Athena, I’m getting to your feedback last because you didn’t specify what sort of help you wanted, so I’ll just wing it. Fairly often, left to my own preferences, I don’t get past the first paragraph. If you need more fundamental advice on how well your argument works, whether your evidence provides the proof you seek, or whether your sequencing is effective, you can ask for another round of feedback.
This is an editorial, so I won’t be looking for an actual proof. I will expect an omniscient authorial tone and a moral or ethical imperative. Editorials set out to change the world.
P1. You have an important topic here, Athena. Your editorial position should be evident right away. Apparently you demand that somebody keep talking about suicide.
—Peggy Wehmeyer tells of her husband’s suicide.
—She and others feel guilty that they didn’t prevent the death of their loved ones.
—Peggy’s husband needed help.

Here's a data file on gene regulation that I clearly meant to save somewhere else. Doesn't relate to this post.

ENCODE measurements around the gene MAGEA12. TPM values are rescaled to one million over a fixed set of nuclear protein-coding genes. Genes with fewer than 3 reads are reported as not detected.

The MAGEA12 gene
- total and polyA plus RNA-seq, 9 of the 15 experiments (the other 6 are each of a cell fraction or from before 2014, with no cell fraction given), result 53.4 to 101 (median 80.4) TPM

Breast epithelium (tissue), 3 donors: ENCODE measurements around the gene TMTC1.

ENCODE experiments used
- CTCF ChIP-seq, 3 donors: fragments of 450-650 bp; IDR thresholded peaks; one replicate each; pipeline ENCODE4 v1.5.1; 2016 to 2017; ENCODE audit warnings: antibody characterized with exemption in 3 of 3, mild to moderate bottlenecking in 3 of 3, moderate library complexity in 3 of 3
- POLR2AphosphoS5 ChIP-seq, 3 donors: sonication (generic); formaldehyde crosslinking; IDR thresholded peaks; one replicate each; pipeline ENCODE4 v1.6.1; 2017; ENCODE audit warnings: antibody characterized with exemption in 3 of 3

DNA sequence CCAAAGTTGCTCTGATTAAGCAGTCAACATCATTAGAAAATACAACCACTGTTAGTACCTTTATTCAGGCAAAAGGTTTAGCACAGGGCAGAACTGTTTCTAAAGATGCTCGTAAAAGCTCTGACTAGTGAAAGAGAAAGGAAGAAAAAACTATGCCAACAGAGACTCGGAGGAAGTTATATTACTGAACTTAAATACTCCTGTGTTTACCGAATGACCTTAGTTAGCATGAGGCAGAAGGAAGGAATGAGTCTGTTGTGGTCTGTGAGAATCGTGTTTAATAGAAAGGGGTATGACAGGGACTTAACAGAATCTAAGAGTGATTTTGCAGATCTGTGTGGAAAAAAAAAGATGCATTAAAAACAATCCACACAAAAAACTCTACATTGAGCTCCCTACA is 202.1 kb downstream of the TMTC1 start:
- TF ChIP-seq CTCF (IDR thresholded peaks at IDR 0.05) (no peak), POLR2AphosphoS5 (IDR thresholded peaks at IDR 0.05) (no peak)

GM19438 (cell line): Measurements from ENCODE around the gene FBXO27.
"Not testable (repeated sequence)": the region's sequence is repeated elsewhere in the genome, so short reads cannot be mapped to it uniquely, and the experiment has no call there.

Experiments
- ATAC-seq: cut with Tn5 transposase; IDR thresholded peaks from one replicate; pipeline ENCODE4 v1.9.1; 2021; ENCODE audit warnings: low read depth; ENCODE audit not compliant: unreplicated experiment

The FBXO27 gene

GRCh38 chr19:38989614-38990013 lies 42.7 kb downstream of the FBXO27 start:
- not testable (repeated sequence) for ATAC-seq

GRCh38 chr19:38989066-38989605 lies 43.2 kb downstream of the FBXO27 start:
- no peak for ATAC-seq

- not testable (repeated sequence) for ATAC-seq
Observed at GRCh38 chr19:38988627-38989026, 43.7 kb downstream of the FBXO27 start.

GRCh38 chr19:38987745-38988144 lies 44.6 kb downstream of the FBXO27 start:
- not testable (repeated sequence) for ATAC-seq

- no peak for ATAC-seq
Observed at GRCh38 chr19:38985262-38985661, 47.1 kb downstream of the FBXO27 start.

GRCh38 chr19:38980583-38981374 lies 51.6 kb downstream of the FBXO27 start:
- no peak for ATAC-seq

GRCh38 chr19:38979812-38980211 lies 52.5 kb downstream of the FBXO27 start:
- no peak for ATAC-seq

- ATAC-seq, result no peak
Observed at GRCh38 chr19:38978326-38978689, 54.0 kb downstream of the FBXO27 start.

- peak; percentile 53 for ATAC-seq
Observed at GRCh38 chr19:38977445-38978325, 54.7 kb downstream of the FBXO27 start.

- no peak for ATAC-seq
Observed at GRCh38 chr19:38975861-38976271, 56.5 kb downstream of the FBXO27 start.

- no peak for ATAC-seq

—His wife’s love was insufficient to keep him alive.
—Therefore, it is important that someone know mental illness is common?
I completely respect what you’re doing here, Athena, and I understand the attraction of distancing yourself from troubling subject matter, but who else can we count on for straight talk about life and death if not the voice of god? Thou Shalt Not Ignore Mental Illness.
—Peggy Wehmeyer blames herself for her husband’s suicide.
—The love of any person is no match for the mental illness of another.
—Her husband might have been saved by the active intervention of community support and the organized assistance of medical professionals.